But what do we make of this?

Surely, it’s said and repeated to a point of it becoming a cliche that no cricketer is bigger than the game.

But then is the fan so shallow as to subject a humble servant of the game to such malicious treatment?

Not that it’s not been done before. The audiences in the Caribbean bayed for Lara’s blood following the 5-0 whitewash (v South Africa), forgetting conveniently that Lara could bat for himself not score others’ share of runs.

Then when the same Lara scored a 153*, soaring his team to a 1-wicket win, the same fans wielded placards that “our wounds are healed.”

Do incidences like the unjust threats given to Faf not tell us about the true fan culture.

That truth could well be that you are in the reckoning for as long as you are on the winning side?

Then whether you had a hand in contributing genuinely- the crowd doesn’t care.

Is cricket fanfare becoming much like mob-culture? What purpose does the troller actually achieve after putting someone down and ganging up against an individual?

Not that Faf would or should care too much. Akin to his big muscles, it appears, he has a big heart.

For he didn’t seem to care much when it was conveniently forgotten that in the 2019 World Cup the only century that came from the South African side was from his bat and that too against the mighty Aussies.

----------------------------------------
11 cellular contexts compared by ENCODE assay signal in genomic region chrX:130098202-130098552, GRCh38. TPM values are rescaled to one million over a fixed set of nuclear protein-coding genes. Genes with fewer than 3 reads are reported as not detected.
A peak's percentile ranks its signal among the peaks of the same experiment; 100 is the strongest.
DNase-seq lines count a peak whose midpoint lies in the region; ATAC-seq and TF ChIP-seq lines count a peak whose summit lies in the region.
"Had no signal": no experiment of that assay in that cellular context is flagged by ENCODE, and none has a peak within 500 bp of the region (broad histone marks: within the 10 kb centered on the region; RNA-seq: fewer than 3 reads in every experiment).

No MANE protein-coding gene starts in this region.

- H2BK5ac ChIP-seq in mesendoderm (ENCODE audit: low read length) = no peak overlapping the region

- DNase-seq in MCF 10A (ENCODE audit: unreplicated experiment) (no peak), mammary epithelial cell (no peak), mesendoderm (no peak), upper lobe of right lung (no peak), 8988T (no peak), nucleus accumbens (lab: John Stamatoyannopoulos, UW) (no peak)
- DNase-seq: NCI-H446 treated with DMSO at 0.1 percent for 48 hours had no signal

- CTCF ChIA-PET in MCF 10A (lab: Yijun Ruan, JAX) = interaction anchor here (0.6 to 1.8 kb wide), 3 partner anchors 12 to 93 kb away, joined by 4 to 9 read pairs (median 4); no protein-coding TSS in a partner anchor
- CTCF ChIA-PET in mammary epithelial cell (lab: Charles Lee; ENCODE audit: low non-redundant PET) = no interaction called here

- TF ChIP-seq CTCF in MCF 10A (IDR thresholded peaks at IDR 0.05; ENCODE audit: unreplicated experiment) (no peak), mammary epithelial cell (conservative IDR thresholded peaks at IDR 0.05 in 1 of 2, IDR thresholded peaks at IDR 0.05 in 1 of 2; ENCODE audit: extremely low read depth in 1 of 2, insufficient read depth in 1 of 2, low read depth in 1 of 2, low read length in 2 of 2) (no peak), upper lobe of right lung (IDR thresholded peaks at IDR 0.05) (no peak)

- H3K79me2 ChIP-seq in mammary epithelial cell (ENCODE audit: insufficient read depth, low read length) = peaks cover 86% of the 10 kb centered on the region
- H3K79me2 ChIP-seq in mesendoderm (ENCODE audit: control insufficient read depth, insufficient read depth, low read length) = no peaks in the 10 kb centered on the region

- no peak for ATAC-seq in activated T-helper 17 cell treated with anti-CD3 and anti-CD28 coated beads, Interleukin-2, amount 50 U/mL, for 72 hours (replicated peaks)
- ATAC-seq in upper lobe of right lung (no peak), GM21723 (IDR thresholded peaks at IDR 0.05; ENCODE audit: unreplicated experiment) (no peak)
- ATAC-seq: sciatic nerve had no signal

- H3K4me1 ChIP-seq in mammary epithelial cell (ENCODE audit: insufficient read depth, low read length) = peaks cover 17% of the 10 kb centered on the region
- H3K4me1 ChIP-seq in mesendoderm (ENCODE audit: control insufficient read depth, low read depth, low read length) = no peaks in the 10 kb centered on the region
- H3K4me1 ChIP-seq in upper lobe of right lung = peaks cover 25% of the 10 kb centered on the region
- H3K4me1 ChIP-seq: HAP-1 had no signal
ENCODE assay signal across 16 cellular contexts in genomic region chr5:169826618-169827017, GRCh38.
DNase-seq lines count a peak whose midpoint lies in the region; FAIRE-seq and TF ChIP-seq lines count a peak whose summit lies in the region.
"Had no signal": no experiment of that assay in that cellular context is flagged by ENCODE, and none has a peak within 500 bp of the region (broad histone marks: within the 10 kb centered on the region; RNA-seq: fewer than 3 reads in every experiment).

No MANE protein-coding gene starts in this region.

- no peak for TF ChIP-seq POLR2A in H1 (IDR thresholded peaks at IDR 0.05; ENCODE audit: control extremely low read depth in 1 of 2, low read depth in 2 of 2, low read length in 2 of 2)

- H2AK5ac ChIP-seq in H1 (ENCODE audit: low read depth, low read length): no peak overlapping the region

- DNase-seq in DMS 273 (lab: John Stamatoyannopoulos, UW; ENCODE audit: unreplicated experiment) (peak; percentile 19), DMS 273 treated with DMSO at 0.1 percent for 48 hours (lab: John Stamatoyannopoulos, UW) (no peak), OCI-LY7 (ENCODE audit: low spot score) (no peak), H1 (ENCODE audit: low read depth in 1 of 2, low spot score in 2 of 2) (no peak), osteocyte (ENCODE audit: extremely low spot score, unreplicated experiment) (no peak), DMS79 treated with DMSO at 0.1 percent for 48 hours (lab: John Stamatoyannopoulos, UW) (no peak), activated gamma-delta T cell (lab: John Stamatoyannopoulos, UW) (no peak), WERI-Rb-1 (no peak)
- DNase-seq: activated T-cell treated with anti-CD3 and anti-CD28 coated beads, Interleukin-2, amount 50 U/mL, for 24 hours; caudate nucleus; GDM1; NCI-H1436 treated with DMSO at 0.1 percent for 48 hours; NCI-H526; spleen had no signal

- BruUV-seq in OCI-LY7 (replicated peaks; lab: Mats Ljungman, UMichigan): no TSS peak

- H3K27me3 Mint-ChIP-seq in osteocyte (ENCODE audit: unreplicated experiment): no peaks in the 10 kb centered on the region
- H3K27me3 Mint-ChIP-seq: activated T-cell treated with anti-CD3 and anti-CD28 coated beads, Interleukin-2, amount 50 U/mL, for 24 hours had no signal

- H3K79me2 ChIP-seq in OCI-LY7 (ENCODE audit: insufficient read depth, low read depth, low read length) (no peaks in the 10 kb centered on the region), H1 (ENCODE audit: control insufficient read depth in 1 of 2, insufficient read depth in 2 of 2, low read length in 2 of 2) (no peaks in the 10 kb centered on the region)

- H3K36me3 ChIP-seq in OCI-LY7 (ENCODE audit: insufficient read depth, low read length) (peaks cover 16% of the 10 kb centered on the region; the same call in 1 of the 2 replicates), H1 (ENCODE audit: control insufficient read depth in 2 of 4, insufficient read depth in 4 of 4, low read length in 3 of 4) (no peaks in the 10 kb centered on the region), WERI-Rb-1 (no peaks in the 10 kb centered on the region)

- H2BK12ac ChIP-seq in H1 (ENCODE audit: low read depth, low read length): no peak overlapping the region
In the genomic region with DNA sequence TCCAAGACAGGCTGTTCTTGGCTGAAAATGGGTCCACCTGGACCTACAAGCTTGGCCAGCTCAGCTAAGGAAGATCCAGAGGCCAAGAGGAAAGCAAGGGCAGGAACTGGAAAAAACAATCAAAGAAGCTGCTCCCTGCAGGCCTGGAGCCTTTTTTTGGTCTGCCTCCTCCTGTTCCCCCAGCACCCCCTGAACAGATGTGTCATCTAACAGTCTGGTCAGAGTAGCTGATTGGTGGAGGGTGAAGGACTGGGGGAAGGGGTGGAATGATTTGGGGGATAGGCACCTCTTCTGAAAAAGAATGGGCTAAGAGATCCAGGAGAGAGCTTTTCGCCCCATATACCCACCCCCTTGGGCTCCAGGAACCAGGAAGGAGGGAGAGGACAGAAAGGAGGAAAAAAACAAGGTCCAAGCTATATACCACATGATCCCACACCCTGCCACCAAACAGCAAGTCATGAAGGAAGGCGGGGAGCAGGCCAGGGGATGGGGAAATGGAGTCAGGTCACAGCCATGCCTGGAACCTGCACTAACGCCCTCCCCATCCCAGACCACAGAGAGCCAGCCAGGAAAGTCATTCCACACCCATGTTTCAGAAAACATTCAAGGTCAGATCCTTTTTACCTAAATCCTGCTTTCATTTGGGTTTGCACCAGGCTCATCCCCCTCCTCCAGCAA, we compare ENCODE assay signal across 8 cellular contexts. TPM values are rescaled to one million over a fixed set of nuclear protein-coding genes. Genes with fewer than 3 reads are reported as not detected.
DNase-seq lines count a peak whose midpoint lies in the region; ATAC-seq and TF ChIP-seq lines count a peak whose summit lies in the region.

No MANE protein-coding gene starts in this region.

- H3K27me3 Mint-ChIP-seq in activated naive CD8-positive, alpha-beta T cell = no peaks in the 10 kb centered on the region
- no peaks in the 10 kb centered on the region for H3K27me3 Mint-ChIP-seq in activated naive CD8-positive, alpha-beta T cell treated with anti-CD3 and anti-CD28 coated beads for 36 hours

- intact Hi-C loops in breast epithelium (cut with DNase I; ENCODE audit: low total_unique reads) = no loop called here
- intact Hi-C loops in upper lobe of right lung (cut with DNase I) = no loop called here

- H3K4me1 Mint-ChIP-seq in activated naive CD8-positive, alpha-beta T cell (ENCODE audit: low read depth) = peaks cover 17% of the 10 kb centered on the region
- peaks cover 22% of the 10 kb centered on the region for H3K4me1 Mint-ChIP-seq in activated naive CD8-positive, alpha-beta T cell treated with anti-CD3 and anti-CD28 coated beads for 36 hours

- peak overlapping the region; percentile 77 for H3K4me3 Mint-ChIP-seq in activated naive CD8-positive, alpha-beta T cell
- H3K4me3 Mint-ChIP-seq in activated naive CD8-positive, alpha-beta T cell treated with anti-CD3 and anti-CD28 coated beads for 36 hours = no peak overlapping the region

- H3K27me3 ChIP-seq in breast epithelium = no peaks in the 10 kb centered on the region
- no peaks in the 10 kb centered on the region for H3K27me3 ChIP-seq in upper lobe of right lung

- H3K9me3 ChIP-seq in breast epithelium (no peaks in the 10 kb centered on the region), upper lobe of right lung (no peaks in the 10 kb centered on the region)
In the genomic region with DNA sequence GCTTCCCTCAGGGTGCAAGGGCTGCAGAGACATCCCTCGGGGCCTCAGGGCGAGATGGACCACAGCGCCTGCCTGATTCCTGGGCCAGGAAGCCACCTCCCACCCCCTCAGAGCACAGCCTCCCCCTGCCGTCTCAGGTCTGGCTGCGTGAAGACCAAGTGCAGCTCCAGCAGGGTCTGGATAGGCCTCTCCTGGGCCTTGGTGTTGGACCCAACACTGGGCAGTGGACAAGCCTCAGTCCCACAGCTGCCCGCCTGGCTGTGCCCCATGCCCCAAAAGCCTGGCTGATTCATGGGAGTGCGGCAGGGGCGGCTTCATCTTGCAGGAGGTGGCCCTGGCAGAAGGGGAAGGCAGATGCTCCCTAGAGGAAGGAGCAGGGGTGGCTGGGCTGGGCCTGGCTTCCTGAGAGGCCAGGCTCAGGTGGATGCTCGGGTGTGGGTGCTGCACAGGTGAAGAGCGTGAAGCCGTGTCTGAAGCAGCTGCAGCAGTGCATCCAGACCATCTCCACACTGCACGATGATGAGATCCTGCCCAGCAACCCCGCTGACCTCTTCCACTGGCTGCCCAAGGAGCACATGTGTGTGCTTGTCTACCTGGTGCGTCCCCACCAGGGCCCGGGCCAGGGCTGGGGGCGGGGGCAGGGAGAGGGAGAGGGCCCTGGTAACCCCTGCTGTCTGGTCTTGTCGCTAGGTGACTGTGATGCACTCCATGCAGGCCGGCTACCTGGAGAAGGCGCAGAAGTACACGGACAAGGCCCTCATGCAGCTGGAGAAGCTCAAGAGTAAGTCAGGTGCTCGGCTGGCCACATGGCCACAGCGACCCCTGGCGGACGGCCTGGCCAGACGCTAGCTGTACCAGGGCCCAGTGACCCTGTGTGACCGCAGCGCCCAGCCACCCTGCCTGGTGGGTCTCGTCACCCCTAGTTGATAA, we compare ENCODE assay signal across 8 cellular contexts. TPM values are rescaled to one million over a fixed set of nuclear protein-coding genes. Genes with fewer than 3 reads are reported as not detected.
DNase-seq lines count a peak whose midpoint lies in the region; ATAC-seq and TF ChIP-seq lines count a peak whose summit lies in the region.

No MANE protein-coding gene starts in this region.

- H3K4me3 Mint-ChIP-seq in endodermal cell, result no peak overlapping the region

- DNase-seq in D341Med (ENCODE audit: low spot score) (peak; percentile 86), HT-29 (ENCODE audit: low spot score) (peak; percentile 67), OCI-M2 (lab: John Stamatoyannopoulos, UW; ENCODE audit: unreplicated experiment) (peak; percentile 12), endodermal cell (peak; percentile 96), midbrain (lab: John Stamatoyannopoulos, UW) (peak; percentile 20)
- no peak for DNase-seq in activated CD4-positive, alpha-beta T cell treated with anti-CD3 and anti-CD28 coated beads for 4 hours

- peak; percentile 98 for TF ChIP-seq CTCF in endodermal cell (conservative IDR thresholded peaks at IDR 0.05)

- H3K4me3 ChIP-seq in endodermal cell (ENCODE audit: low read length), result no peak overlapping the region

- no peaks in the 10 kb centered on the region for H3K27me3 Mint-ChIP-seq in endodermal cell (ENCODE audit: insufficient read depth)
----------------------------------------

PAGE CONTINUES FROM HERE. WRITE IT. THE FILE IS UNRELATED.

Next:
Not that it was lauded with the same grandeur every single Rohit Sharma or Chris Gayle ton is.

Our man is made of a different element.

Sporting cool weathers on his sleeves, he doesn’t believe in lip service or throwing expletives.

Some find solace in wielding the bat and creating magic with it. And whether or not those fans who issued Faf du Plessis death threats noted or cared to ignore, fact is- if there’s one Protea batsman who’s been creating sheer magic with the bat in ODIs in the past half a decade, it’s not AB de Villiers, who called it quits in 2018.

It’s Francois du Plessis.

Not once since 2015 up to 2019- has Faf’s batting average been under 48.

As a matter of fact, from 2017 until 2019- not once did the stylish right-hander score at under 60 in ODIs per year, bludgeoning 814 from just 17 outings in 2019, the year he last played an ODI.

But what were his haters doing then? Devising new ways to hurt the man who’s been an embodiment of true Protea fire?